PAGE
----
Legislature(2015 - 2016)SENATE FINANCE 532
04/09/2016 10:00 AM Senate FINANCE
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SENATE BILL NO. 163 "An Act relating to the nomination and designation of state water as outstanding national resource water; and providing for an effective date." 11:34:18 AM Co-Chair MacKinnon OPENED public testimony. 11:35:04 AM GUY ARCHIBALD, INSIDE PASSAGE WATER KEEPERS, JUNEAU (via teleconference), testified in opposition to the bill as written. He thought it should not be harder to the citizens of Alaska to protect clean water than it was for industry to pollute it. He pointed out that the Department of Environmental Conservation did not currently require baseline data on the receiving water, as part of the application for discharge. He furthered that the significant economic benefit analysis conducted by the department had no minimum economic benefit level. He thought there had to be waters in the state that were so critical to the communities that they could be designated without burdensome bureaucracy. He asserted that this issue was not one of land use, but of water quality. He argued that land owners did not retain the right to pollute the water. He added that it was the responsibility of the legislature and administrative agencies to protect clean water. 11:37:21 AM RAYMOND SENSMEIER, SELF, YAKUTAT (via teleconference), testified in opposition to the bill as written. He read from a prepared letter (copy on file): On August 26 the Yakutat Tlingit Tribal Council unanimously voted to seek Tier 3 Natural Resource Water Designation, The Yakutat Tlingit Tribal Council represents Yakutat Tlingit Tribe (Petitioners) in nominating the Yakutat Forelands for ONRW status and protection under 18 AAC 70.015(a)(3). To qualify as a Tier 3, or ONRW water, one of two criteria must be met. The water must either be in a national or state park or wildlife refuge or be a water with exceptional recreational or ecological significance (Emphasis added). Under these criteria the Yakutat Forelands qualify as both an exceptional recreational area and as having special ecological significance. Additionally, these lands contain many historic, traditional, sacred and cultural sites vital to the Yakutat Tlingit Tribe. The area is currently under congressionally designated protection and within an inventoried Roadless Area. Even though the State of Alaska has no nomination producers yet in place, the federal antidegradation policy provides guidance for Petitioners. ONRW designation offers special protection for waters of "exceptional ecological significance." These are water bodies that are important, unique, or sensitive ecologically, but whose water quality, as measures by the traditional parameters such as dissolved oxygen or pH. may not be particularly high or whose characteristics cannot be adequately described by these parameters (such as wetlands). Guidance for developing implementation methods for antidegradation policies is provided through EPA's Regional Offices. [This 9 page document, in its entirety, can be found on BASIS under the bill] 11:43:36 AM ROSEMARIE HOTCH, SELF, ANCHORAGE (via teleconference), testified against the bill as written. She felt that the legislation was example of Alaska Natives being maligned in waste water issue discussions. He hoped that the legislature could move forward with legislation that supported protecting Alaska's waters. 11:45:52 AM Co-Chair MacKinnon CLOSED public testimony. Co-Chair MacKinnon discussed housekeeping. 11:47:30 AM RICK SOLIE, Alaska Miners Association, FAIRBANKS (via teleconference), testified against the bill as written. He expressed that that the association had significant concerns with regard to AS 46.03.185, and believed that Sub section (a) should be removed from the bill. He hoped that the association could work with the committee to craft a bill that would address the situation and allow the administration to comply with EPA requirements. 11:49:32 AM Co-Chair Kelly refuted previous testimony that the bill would make it harder for Alaskans to protect clean water than for corporations to pollute waters. He contended that corporations kept water clean and offered the Red Dog Mine as an example. He furthered that fishing improved in areas of mining because industry was required to put cleaner water back into watersheds than had been naturally existing. SB 163 was HEARD and HELD in committee for further consideration. 11:50:51 AM Co-Chair MacKinnon discussed housekeeping.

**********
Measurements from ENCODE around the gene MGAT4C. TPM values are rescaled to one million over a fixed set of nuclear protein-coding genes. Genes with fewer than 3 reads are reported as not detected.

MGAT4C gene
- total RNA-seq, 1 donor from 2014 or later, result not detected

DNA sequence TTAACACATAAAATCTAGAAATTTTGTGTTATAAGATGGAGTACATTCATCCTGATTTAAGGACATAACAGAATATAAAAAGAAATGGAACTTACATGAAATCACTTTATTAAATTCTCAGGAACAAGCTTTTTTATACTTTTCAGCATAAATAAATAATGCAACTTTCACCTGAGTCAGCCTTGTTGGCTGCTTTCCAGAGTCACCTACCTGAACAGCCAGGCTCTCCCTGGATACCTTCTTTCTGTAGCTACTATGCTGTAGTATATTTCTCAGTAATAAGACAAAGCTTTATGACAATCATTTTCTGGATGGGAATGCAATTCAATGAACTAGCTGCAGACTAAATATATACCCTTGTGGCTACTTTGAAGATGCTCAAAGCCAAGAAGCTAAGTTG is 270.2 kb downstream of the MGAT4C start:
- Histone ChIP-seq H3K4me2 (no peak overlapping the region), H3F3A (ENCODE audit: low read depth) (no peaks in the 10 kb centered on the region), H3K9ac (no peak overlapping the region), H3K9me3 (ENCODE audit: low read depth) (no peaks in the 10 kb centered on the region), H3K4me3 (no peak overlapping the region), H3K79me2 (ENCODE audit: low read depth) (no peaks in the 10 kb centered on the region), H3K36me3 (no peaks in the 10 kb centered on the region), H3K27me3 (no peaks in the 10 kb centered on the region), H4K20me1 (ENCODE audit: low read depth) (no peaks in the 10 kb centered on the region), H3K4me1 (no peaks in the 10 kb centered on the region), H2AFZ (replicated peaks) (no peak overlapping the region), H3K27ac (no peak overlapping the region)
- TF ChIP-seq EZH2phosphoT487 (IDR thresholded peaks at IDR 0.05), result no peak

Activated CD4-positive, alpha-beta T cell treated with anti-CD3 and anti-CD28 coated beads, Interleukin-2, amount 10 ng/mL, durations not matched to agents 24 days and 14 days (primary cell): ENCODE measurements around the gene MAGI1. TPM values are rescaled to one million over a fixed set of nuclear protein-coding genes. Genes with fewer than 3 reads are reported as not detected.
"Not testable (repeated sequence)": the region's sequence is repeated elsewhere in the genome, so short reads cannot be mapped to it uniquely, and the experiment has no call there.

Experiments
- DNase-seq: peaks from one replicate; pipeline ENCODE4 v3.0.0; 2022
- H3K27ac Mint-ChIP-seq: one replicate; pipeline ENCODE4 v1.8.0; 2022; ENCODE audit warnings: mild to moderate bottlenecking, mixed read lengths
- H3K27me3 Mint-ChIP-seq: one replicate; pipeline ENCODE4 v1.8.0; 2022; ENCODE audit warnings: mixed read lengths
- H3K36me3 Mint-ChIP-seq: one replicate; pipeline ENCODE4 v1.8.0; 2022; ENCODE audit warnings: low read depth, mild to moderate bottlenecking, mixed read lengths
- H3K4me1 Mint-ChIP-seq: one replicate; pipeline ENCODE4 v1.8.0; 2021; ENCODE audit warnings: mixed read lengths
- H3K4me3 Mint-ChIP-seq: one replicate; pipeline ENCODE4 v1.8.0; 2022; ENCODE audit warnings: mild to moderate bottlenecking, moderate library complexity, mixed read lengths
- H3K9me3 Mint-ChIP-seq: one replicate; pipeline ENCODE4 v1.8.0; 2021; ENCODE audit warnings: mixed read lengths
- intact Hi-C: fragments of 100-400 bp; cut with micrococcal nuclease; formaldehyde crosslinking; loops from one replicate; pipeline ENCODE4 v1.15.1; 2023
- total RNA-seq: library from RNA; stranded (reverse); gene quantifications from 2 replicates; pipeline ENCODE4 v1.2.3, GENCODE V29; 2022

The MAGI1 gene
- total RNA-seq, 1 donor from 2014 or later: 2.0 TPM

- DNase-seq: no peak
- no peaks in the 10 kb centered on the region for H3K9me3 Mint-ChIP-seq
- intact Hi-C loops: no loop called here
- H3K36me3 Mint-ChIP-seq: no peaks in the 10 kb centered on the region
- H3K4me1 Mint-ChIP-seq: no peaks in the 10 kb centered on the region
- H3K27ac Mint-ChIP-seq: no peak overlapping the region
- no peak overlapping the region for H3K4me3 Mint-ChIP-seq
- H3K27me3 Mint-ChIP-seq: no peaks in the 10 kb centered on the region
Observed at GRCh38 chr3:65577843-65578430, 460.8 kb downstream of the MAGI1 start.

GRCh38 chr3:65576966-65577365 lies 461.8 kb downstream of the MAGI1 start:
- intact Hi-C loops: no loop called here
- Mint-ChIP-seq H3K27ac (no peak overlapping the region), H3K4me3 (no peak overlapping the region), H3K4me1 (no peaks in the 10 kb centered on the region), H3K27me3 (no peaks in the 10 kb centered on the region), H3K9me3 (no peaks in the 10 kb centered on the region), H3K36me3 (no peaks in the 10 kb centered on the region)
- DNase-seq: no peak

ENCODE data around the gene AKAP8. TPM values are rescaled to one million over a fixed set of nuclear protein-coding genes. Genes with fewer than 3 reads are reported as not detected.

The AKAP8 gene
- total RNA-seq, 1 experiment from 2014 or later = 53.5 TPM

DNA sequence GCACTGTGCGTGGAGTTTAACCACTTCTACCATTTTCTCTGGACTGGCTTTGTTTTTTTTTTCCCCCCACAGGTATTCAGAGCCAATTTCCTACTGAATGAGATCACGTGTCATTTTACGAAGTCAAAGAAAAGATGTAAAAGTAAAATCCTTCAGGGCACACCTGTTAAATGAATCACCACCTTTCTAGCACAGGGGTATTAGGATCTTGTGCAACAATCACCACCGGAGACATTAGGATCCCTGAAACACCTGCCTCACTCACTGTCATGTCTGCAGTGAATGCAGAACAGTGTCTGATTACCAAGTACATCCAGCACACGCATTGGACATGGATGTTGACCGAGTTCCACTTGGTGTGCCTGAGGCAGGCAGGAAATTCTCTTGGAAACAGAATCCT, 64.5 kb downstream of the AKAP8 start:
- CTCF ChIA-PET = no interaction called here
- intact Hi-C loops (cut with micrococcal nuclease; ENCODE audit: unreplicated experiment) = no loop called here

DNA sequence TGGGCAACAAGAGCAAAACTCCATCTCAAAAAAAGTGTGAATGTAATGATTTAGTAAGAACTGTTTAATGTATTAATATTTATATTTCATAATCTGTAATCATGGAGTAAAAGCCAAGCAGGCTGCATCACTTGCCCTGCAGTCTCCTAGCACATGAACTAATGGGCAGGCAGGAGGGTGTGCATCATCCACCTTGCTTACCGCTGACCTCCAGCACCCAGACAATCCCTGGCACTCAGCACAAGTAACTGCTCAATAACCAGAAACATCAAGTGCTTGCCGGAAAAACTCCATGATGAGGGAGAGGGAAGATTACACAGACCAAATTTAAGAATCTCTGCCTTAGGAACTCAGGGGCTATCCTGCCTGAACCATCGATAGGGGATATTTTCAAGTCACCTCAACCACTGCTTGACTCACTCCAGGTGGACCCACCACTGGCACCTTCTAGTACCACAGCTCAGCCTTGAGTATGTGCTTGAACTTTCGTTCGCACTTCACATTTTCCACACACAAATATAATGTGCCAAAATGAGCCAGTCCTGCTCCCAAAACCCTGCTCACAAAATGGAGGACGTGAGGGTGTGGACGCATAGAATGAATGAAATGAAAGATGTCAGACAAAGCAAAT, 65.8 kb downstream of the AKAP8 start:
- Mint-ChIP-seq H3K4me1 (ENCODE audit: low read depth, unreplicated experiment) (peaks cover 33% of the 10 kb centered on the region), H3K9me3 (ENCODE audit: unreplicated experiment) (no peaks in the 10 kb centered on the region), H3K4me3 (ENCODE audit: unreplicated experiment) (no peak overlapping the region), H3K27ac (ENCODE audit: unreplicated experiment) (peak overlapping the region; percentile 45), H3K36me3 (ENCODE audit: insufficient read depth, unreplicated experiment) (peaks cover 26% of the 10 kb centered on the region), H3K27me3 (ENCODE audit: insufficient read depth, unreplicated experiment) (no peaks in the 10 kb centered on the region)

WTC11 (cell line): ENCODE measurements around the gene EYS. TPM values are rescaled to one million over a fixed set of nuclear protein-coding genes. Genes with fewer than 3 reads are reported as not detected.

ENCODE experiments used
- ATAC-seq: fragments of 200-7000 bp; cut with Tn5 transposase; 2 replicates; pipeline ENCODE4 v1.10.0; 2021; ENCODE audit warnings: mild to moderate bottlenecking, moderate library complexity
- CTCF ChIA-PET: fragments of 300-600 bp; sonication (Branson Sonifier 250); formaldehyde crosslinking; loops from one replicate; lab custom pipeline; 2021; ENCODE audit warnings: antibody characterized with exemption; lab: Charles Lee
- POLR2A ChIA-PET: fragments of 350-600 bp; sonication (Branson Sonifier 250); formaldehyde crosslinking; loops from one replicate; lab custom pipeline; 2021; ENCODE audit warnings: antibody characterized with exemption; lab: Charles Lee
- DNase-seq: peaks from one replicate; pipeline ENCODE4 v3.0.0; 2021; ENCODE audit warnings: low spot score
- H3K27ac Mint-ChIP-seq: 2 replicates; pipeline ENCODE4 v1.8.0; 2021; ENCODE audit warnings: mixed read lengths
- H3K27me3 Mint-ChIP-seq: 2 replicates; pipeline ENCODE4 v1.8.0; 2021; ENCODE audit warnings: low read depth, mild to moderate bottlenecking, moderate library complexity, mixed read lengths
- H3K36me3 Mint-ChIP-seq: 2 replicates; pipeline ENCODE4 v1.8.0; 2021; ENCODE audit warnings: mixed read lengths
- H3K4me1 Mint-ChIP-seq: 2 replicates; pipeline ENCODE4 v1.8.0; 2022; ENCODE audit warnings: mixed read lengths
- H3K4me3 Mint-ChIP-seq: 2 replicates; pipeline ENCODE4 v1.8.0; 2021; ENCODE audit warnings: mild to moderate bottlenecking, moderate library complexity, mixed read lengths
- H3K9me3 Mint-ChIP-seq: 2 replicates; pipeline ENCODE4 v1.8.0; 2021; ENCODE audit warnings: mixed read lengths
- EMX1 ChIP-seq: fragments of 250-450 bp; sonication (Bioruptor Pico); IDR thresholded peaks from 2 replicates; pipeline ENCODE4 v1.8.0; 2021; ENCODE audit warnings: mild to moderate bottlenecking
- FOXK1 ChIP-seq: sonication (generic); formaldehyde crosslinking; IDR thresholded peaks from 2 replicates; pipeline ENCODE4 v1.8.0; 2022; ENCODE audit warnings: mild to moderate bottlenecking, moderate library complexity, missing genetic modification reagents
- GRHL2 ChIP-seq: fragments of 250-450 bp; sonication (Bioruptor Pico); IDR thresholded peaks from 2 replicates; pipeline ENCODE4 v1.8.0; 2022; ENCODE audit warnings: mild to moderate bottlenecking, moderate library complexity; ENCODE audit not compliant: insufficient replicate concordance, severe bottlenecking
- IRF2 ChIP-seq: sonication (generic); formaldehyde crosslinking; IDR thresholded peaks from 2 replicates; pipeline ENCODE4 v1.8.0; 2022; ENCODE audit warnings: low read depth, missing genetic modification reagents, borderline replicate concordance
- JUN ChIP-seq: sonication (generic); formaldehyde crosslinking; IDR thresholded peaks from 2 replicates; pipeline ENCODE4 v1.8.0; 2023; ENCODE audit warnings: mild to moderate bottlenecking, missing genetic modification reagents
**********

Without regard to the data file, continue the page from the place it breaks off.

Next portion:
|SB 8 Public Testimony Packet 1.pdf||
SFIN 4/9/2016 10:00:00 AM